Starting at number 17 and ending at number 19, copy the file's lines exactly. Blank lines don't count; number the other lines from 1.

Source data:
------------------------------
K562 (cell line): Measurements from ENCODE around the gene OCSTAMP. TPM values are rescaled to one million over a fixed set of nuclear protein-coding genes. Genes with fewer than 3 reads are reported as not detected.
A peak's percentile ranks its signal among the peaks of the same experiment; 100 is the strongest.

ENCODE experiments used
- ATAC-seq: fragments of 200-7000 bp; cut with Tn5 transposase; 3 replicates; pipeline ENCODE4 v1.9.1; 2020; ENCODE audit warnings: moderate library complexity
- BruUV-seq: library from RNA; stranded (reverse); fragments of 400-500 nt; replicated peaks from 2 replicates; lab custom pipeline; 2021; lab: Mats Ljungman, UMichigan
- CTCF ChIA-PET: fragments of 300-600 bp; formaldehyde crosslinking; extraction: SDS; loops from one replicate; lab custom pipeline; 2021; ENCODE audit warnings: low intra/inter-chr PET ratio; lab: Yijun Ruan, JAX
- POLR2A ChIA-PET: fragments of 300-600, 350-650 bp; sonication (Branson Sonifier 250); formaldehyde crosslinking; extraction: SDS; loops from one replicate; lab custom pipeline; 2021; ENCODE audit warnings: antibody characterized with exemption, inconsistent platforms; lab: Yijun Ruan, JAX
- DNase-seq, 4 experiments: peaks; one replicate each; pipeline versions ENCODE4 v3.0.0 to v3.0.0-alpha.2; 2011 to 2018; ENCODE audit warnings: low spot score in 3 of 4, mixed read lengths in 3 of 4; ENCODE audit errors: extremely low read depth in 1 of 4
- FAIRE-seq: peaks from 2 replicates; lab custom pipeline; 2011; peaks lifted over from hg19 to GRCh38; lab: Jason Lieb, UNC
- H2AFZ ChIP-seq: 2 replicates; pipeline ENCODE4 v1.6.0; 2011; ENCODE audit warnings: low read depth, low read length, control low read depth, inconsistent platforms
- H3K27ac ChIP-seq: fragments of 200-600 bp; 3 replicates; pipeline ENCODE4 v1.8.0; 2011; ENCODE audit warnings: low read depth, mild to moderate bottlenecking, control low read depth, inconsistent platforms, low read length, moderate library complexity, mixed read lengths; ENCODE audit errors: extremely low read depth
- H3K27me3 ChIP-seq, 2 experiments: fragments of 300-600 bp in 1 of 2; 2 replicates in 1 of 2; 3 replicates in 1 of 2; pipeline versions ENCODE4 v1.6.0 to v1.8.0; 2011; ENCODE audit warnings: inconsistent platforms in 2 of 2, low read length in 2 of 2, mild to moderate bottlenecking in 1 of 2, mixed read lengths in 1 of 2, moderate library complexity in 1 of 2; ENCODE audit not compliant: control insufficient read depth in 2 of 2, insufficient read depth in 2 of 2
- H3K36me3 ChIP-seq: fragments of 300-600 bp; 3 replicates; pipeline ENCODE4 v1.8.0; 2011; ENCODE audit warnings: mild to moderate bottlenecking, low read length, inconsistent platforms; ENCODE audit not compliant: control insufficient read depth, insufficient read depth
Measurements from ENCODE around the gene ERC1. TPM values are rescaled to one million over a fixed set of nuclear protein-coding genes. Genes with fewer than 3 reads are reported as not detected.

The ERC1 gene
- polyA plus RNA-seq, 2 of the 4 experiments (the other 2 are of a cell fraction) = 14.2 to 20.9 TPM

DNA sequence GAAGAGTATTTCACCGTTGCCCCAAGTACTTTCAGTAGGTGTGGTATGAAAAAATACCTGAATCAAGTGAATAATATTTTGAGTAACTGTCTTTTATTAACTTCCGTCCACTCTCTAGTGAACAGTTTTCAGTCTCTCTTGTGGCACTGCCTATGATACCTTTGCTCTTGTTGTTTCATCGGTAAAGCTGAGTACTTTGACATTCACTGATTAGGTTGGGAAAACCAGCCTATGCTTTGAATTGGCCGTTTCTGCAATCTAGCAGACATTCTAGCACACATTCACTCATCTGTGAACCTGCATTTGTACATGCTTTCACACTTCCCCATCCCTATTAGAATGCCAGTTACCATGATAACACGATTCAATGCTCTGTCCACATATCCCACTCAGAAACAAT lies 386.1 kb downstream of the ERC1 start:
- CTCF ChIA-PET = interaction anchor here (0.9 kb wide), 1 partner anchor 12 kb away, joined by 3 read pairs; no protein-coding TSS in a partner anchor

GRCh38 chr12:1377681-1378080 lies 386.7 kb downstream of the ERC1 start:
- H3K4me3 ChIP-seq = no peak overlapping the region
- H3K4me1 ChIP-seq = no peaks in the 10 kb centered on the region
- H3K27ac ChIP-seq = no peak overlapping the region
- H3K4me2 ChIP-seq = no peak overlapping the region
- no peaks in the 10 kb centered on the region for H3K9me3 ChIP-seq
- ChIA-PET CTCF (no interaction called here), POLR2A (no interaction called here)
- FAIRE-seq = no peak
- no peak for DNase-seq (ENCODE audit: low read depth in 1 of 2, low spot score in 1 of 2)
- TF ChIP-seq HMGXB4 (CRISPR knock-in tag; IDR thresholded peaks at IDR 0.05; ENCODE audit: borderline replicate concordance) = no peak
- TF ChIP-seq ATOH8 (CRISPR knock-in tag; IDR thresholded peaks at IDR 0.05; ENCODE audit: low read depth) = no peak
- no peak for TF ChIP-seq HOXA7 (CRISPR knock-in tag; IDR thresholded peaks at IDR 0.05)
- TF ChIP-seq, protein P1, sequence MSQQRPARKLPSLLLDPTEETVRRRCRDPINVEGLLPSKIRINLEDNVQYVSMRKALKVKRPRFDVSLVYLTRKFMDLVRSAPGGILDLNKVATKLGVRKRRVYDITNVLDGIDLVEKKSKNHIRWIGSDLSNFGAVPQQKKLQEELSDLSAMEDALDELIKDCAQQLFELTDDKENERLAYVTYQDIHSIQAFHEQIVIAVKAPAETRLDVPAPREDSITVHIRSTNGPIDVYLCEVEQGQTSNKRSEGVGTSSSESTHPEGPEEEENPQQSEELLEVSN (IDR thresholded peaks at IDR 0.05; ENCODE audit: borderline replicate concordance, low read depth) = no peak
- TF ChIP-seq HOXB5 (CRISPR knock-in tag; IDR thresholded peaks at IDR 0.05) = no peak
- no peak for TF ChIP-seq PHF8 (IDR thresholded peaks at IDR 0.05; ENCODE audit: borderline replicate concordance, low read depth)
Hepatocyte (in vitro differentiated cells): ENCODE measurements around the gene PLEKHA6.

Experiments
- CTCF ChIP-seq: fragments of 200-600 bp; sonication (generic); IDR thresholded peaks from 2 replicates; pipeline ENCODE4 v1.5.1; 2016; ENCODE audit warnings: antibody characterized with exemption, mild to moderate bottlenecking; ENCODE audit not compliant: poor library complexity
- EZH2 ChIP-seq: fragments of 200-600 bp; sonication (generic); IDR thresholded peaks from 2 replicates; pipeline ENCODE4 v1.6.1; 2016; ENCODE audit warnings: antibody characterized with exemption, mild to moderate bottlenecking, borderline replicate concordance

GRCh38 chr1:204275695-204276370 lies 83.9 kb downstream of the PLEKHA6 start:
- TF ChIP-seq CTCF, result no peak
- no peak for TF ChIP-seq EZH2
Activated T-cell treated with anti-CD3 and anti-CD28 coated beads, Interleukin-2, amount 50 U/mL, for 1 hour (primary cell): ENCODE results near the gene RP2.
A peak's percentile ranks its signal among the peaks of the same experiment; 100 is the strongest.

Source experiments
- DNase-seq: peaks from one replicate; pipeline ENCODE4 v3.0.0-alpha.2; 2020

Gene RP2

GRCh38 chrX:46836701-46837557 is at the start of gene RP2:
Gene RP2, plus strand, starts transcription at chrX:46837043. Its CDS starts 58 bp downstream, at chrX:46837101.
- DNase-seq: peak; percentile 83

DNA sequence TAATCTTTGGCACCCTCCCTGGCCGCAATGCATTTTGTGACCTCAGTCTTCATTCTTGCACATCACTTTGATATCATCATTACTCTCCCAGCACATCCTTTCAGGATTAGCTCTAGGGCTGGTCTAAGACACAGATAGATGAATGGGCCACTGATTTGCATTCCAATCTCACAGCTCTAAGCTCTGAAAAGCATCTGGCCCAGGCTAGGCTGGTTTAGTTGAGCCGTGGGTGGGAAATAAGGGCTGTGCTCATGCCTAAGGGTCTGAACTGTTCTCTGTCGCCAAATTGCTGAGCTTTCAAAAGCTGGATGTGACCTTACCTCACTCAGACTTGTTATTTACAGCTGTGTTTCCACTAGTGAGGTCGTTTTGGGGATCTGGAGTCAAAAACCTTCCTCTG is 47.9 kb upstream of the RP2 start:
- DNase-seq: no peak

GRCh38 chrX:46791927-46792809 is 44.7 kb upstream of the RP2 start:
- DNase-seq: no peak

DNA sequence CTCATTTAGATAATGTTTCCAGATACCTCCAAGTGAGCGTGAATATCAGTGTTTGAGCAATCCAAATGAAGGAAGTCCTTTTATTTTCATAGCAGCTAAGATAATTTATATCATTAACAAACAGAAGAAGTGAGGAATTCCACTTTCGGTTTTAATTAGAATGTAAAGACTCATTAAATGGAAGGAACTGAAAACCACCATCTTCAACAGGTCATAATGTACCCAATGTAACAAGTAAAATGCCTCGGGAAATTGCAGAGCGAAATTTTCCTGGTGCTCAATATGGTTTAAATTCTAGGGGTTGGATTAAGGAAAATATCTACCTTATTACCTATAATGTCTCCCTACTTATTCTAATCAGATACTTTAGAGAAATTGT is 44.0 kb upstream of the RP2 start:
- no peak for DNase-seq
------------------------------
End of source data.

DNA sequence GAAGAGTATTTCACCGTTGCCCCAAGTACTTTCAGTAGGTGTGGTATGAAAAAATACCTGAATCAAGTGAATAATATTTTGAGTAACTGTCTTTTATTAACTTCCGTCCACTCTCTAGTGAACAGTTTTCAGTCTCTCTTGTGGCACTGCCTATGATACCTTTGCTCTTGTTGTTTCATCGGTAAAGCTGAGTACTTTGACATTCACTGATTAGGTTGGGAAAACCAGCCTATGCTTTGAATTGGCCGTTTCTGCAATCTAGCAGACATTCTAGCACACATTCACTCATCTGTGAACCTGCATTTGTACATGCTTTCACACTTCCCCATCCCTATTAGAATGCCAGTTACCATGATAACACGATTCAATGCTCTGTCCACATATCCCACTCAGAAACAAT lies 386.1 kb downstream of the ERC1 start:
- CTCF ChIA-PET = interaction anchor here (0.9 kb wide), 1 partner anchor 12 kb away, joined by 3 read pairs; no protein-coding TSS in a partner anchor

GRCh38 chr12:1377681-1378080 lies 386.7 kb downstream of the ERC1 start: